Another terrifying trend of 2010 that will undoubtedly continue in 2011 and 2012 – fake antivirus. Now, if imitation is the highest form of flattery, then antivirus companies should be very flattered indeed.These are everywhere, all over the Internet, injecting themselves into good web pages, using black search engine optimization to gain the attention of users. And the premise is simple: you type in “I’ve got a virus, I need cleanup”, and you get told: “Oh my God, you’ve got 216 threats on your computer, it’s the end of the world, and you really need to clean up your computer right now!” And the user sits there looking at this fake antivirus screen, and it looks just like a real AV product. In fact, often these fake AV products look more attractive than real antivirus products. So perhaps a good security policy suggestion would be: if it looks nice – uninstall it.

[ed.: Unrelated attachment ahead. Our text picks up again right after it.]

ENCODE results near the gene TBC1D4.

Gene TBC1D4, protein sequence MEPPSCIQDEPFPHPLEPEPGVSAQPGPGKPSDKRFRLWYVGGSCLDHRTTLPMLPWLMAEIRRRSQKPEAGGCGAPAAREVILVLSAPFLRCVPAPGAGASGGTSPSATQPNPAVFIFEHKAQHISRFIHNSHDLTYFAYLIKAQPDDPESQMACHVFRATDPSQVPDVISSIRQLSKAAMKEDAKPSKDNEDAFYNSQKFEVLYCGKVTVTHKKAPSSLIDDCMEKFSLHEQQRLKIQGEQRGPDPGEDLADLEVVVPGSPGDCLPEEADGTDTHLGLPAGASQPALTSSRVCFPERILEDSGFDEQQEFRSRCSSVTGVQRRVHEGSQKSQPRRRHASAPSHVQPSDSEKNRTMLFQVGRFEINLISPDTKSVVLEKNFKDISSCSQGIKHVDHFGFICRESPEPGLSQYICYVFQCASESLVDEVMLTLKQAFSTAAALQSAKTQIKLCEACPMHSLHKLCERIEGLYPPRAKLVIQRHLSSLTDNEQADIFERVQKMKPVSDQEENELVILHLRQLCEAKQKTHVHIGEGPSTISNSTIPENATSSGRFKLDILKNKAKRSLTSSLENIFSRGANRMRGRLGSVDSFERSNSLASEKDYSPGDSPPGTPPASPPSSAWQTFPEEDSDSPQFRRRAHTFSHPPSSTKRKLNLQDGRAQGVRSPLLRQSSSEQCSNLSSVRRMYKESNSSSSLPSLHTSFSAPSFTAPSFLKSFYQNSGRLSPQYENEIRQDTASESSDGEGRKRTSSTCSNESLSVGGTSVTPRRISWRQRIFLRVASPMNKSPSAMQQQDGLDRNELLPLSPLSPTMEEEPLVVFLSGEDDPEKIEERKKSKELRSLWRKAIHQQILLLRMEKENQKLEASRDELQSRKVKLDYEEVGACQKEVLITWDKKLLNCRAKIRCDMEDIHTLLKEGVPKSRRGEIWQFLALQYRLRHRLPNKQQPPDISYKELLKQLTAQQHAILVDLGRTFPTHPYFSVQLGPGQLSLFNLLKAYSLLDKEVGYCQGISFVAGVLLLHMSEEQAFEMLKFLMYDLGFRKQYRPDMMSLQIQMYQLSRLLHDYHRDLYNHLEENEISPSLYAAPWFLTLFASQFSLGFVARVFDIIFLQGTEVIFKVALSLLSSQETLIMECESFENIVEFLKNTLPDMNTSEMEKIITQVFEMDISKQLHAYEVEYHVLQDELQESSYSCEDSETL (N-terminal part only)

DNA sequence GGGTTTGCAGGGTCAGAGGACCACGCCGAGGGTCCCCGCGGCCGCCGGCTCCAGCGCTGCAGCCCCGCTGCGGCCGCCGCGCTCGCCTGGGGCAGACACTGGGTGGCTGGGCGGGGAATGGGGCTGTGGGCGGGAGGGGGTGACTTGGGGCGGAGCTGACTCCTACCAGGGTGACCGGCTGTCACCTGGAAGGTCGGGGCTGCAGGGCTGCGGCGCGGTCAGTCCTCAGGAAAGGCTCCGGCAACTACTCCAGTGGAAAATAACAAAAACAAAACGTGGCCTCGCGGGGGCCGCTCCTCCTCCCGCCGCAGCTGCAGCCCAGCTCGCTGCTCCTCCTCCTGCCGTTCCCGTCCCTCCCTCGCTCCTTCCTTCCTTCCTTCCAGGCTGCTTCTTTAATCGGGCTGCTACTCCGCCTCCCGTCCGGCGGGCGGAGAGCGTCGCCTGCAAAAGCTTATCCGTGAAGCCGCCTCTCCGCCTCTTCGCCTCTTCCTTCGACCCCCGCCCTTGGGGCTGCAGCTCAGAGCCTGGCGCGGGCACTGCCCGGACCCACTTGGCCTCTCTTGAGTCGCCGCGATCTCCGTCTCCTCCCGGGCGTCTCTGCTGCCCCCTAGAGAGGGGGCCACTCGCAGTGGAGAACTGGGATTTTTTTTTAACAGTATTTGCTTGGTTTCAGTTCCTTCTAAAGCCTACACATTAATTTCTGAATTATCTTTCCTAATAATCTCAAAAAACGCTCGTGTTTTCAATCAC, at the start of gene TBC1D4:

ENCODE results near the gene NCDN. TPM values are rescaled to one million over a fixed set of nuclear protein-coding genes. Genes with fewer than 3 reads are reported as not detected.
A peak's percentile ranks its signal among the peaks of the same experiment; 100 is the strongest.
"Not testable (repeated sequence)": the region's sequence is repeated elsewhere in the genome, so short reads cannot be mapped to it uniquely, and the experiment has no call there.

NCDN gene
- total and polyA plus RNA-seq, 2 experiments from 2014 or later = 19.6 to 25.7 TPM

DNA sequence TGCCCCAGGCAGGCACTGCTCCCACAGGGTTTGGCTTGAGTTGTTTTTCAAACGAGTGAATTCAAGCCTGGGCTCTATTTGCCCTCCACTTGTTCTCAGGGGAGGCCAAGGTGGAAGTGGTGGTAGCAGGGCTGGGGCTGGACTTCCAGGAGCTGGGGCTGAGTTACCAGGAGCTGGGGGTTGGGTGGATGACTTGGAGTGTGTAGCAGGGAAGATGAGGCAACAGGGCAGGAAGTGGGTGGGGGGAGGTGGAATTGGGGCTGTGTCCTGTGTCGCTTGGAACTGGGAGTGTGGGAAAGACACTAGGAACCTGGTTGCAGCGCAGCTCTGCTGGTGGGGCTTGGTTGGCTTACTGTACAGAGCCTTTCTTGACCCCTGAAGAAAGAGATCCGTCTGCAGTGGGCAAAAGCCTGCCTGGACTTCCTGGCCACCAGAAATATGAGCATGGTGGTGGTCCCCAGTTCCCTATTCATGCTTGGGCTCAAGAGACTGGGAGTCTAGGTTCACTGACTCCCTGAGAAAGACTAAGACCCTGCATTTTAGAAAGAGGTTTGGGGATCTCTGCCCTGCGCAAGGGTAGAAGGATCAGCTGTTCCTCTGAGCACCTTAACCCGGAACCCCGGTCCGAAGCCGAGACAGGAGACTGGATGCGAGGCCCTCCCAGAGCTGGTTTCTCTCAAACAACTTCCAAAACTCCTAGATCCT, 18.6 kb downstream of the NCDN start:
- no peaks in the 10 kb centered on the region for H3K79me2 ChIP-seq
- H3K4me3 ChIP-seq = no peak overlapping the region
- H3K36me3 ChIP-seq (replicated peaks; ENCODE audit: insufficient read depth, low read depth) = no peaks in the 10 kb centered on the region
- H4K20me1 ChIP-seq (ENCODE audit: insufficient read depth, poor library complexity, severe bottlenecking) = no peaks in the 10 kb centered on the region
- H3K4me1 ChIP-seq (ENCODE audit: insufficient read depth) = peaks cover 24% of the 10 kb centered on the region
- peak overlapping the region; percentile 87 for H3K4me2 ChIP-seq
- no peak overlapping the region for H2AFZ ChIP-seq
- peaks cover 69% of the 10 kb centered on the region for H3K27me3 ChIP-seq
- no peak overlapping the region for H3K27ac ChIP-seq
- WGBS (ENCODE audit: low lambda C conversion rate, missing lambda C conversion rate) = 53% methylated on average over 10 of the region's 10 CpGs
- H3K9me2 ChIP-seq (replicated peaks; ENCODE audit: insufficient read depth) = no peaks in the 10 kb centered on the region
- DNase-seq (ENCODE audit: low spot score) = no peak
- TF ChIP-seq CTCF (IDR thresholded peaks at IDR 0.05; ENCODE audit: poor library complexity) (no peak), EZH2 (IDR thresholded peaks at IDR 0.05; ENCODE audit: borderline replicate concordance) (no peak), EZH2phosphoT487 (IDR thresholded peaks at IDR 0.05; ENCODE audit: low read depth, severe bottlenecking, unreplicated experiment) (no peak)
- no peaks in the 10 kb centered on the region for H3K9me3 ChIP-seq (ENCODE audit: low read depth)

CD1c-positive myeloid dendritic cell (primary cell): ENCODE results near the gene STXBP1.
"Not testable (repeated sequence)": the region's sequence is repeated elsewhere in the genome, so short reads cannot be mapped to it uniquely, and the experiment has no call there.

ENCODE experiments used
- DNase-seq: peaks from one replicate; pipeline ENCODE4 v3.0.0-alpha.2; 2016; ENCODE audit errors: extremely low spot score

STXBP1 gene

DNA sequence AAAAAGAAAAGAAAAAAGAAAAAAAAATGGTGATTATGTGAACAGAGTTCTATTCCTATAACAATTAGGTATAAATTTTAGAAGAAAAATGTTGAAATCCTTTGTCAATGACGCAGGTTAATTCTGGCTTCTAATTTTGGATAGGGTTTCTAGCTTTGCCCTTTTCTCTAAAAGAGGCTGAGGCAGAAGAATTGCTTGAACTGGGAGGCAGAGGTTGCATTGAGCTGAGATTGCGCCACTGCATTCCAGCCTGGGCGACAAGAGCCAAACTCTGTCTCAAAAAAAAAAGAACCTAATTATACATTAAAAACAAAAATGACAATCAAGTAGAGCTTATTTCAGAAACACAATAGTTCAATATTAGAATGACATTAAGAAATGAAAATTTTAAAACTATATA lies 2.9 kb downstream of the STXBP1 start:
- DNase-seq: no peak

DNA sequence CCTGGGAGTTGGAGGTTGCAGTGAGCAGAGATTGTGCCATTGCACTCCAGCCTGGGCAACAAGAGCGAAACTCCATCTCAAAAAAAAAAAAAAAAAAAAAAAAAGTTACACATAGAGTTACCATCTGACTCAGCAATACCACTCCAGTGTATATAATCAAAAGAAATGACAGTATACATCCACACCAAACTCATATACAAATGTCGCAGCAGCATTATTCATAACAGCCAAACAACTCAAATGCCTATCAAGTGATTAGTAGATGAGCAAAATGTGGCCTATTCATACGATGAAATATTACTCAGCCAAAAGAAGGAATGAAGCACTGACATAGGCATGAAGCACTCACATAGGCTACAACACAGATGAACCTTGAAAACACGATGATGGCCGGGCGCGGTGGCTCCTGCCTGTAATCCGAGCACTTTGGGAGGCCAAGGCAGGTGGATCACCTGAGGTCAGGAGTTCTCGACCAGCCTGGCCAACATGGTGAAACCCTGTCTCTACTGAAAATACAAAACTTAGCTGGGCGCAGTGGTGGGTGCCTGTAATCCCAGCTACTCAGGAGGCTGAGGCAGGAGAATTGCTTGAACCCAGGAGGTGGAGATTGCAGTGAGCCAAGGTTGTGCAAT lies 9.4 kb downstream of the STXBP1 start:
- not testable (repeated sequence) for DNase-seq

Anyway, they sit there and they think: “Right, the IT administrator told me about viruses and worms and trojans, and how they wirelessly connect to my fridge and put my milk off and scare my cat at 2 a.m.” They get the details wrong but they basically know that viruses are bad. So they type in their credit card details to ‘register’ the product to clean up the malicious code, compromising their personal finances, providing an attacker with backdoor access to a corporate asset and the access to data, and potentially joining it to a large-scale botnet.
The astonishing thing here is that it used to be free to get infected with malicious code, but now people actually pay for the privilege. People pay to run malicious code from the bad guys. And these are all over the web, they make Conficker look like a pussy cat.